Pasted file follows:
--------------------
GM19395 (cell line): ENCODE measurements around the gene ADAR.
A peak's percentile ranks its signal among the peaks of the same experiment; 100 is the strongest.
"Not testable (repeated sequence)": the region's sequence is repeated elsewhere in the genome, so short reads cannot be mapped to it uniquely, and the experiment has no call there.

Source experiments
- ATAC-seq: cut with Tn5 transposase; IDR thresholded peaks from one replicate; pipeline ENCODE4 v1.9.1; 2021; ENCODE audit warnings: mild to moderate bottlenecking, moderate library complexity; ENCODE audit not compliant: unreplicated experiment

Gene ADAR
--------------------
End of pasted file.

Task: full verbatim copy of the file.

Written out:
GM19395 (cell line): ENCODE measurements around the gene ADAR.
A peak's percentile ranks its signal among the peaks of the same experiment; 100 is the strongest.
"Not testable (repeated sequence)": the region's sequence is repeated elsewhere in the genome, so short reads cannot be mapped to it uniquely, and the experiment has no call there.

Source experiments
- ATAC-seq: cut with Tn5 transposase; IDR thresholded peaks from one replicate; pipeline ENCODE4 v1.9.1; 2021; ENCODE audit warnings: mild to moderate bottlenecking, moderate library complexity; ENCODE audit not compliant: unreplicated experiment

Gene ADAR